From: the public library
Recommendation from: Loved the author’s interview with Savidge Reads
In a nutshell:
When Alice Fancourt returns from her first outing away from her infant daughter, she insists that the baby in the crib is not her daughter Florence. Her husband does not agree with her and the police do not find enough evidence to justify pursuing an investigation of kidnapping. Detective Constable Simon Waterhouse continues to be bothered by the case, however, and when Alice and the baby disappear a week later, he starts digging into past events.
Little Face is told in alternating viewpoints: Alice’s first-person narrative starting from that fateful outing and Simon’s third-person viewpoint starting a week later, after Alice has vanished. Neither are completely reliable narrators, and it is not a spoiler to say so, as the reader notices right off a certain vagueness and scattered small omissions. I knew that I was not being given full access to information that the characters knew, but I wasn’t sure what that meant. I was definitely rooting for Simon and especially Alice, as both of them were made solitary from others by their respective convictions about the truth of the situation.
Alice’s husband and mother-in-law were clearly manipulative people, but again, until the final revelations, I wasn’t sure what bad acts they were responsible for, exactly. All I knew for certain is that they each were seeking to control Alice. Her husband, David, was particularly disturbing in his growing animosity toward Alice.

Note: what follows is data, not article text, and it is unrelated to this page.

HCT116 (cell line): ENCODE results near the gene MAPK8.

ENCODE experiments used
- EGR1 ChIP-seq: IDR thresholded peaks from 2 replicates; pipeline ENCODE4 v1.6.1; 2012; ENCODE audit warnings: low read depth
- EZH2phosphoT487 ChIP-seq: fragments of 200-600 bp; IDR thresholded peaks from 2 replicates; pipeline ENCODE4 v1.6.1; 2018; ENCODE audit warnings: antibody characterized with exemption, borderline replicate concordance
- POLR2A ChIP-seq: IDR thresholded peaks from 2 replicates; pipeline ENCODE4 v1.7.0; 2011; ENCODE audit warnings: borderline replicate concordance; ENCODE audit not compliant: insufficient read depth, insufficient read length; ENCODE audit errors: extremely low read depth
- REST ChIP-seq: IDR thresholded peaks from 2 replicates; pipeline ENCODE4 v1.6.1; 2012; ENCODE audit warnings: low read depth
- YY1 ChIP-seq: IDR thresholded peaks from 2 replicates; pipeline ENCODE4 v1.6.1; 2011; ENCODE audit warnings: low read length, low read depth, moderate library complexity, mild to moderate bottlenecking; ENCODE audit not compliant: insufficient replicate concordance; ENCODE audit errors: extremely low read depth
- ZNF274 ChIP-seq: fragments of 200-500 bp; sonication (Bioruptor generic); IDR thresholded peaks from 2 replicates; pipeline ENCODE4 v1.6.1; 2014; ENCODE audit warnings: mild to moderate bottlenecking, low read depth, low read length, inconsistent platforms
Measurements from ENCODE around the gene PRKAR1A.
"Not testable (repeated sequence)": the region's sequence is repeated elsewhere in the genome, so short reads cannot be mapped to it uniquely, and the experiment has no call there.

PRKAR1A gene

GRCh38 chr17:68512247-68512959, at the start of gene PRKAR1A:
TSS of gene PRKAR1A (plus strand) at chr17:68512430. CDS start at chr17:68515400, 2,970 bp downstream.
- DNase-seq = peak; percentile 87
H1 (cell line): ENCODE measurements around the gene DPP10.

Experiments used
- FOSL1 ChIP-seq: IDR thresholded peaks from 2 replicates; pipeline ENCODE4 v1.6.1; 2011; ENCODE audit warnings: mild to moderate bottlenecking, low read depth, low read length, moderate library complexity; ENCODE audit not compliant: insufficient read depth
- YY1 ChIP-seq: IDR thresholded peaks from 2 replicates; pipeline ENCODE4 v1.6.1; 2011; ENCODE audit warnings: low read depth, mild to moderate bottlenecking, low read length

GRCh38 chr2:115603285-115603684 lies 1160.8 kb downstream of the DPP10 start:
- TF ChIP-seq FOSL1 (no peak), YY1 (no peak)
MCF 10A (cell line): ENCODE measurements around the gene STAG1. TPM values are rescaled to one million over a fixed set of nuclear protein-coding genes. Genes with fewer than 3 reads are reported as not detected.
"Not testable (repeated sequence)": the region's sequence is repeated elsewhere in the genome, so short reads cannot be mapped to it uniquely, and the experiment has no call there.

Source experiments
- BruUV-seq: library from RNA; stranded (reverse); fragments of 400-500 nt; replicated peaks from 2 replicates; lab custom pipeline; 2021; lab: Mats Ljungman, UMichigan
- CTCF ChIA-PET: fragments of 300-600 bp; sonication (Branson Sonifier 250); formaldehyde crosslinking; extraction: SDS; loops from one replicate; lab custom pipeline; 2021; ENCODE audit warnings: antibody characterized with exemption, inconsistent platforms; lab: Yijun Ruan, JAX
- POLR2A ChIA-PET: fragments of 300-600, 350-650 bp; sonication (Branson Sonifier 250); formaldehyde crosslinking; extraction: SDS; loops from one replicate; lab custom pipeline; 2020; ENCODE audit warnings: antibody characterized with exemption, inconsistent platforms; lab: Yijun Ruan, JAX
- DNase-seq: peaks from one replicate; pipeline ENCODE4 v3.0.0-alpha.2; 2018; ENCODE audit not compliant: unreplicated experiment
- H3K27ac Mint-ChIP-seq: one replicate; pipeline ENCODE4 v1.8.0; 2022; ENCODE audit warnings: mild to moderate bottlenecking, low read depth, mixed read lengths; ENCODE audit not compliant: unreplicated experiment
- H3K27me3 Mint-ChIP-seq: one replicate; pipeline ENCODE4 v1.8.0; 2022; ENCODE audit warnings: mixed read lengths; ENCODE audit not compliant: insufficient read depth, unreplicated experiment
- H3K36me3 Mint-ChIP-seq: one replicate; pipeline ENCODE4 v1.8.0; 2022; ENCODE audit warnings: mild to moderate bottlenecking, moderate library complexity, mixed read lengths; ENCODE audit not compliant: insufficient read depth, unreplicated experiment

The novel plays around with society’s perceptions of female hysteria, especially as it relates to new mothers. A number of characters are eager to slap on the labels of post-partum depression, etc. onto Alice and be done with her claims. I loved when Alice responded to her husband at one point: “Just because I’m upset doesn’t mean I’m not being rational.”
This is definitely an engrossing thriller – I ended up staying up way too late on a work night to finish it. I will be checking out more works by Sophie Hannah in the future!
Farm Lane Books – “Unlike much of the crime fiction I have read recently this contained no unlikely coincidences. The plot was as realistic as it is possible to get, while retaining many clever twists.”
Reading Matters – “The story is one of those rip-roaring woman-in-peril narratives that starts out at a ferocious pace but eventually loses steam and ends up making the reader want to throw the book across the room out of disappointment and frustration.”
Scribbles – “Sophie Hannah has created brilliant characters in this book, she presents all of their flaws, making them particularly believable.”